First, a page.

Entrepreneurship

Why Most Small Businesses Don’t Work and What to Do About It

April 4, 2020
Dwayne Walker

Within the first 5 years, 80% of businesses fail.

I’m here to tell you why businesses fail and how you can be a part of the 20% of winners.

The people who start businesses in the 20% are entrepreneurs risking capital to make a profit. When in reality most people who start businesses are technicians, people who were good at an aspect of their job and decided to start their own show. They typically start a business with the assumption that they already understand the technical work (playing the piano, washing cars, etc.)of a business, you will understand a business that does that technical work (a piano instruction business, a car washing facility, etc.).

That’s a myth. There’s a lot that goes into starting and running a business that a technician will not understand.

In fact, knowing the technical aspect of a business is usually a crutch because you end up doing all the work yourself instead of forcing yourself to learn how to make the business work for you.

And when you work “in” your business instead of “on” your business your passion and love for the technical work start to feel like a chore. You overwork yourself bouncing between different aspects of the business. This new mindset towards your task starts to take a toll on the overall quality of your business. The business that once had you exhilarated now has you exhausted.

The issue is that most people set up their businesses as people dependent when they need to be systems dependent. This means setting up systems and procedures that require people with the minimum amount of skills to keep it operating at a high level.

The Entrepreneur, the Manager, and the Technician

Everyone that wants to go into business has to play the role of three people: the Entrepreneur, the Manager, and the Technician.

The Entrepreneur is the visionary in you who thinks ahead and makes plans for the future. The Entrepreneur is the innovator and creator of new methods. This part of you thrives in the unknown, pushing boundaries, creating opportunities, and engineering chaos into harmony.

The Manager in you establishes order and predictability in the workplace. They strive to create consistency across the board.

The Technician in you is the worker and the doer.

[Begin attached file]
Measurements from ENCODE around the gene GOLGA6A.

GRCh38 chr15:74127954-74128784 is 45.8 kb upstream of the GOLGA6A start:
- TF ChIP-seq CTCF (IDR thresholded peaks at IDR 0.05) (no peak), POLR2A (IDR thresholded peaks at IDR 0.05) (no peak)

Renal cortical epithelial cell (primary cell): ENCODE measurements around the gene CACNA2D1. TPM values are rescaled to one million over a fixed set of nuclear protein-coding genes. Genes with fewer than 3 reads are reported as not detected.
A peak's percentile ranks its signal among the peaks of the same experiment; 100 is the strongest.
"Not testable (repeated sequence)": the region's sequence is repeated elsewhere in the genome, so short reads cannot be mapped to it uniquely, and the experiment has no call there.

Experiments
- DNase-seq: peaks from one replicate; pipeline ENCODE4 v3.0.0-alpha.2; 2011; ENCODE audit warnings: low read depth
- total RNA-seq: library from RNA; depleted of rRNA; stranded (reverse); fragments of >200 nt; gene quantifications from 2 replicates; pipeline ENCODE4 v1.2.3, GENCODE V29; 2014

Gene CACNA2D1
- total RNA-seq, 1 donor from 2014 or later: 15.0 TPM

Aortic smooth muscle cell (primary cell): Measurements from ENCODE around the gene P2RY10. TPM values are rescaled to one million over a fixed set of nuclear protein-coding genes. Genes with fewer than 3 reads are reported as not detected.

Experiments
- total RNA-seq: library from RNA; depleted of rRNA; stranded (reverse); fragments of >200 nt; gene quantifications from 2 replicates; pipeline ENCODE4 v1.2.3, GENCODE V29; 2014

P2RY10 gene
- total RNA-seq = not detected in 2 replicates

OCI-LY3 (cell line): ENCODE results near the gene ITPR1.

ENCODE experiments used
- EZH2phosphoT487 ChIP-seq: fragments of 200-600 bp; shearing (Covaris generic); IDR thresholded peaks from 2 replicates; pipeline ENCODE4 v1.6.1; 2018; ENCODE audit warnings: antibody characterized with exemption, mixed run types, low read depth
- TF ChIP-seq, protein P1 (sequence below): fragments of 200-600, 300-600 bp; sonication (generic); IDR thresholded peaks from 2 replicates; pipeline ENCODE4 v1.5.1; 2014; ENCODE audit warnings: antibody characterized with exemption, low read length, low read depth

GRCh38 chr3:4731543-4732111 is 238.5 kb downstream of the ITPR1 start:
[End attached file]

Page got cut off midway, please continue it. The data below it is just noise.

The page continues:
A good balance of the three personalities is required for you to succeed. The Entrepreneur sees a vision. The Manager takes that vision and creates an actionable plan. The Technician executes that plan.

If you’re only a technician you will become enslaved to your own business because you’re the only one capable of creating the work required. The business can only survive with you. If your business depends on you, you don’t own a business — you have a job. On the contrary, if you decide to hire other people you need to be able to manage them, keep them motivated, and have a plan and direction to take risks then you can expand your business to create jobs for other people.

Everyone is more suited to one aspect or the other, and each has its own advantages and disadvantages. But in order to be a good business owner, you need all three in the same amount. You need to be able to do the technical work, in the beginning, to cut costs, manage and train other employees, and take risks and have a plan for the future.

Three Stages of a Business

Infancy: The infancy stage is where the business operates on what you want rather than what the business needs to grow and succeed. Everything starts off great, but eventually, your business hours and workload starts to devour you. This stage ends when the owner can’t keep up with demand and supply or quality drops. The end of this stage is where businesses either fail or succeed. Most people realize that they aren’t meant to be Entrepreneurs and instead are happier working as Technicians for someone else’s business.

Adolescence: The adolescence stage is where you’ve decided to let your business grow by seeking technical help. At this stage, the Technician in you encounters more work than you’re comfortable doing on your own, for the Manager, it’s more subordinates than you’re comfortable managing and for the Entrepreneur, how many managers you can keep motivated to head towards your vision. When you’re in this stage be careful not to fall into the management by abdication trap, where you have people working under you and you start to remove yourself from the business. Often, the people you hired don’t do the work to the level you want them to and you end up having to revert back to the Infancy stage. No one cares about your business as much as you do.

Maturity: At this stage, you must handle the entrepreneurial aspect of running your business by hiring managers to follow the vision of the company and to manage the technicians who are doing the work. You are not supposed to work in your business — you work on it here. You know exactly who your customers you serve are and how you can add more value to their lives. When you have a mature business you can really focus on creating an impact.

Sidenote: Everyone who launches a Mature company still goes through the Infancy and Adolescence stage but they handle them like masters. I will tell you how later.

It’s up to you to determine how big you want to grow your business first. You need to have a clear understanding so that you can dictate your business’s key processes that need to be done, the key milestones that need to be achieved, and the void you are aiming to fill in the marketplace. The key is to plan, envision, and articulate what you see in the future for both yourself and your employees. You need to build a systems-dependent business, not a people-dependent business. The system runs the business, the people run the systems.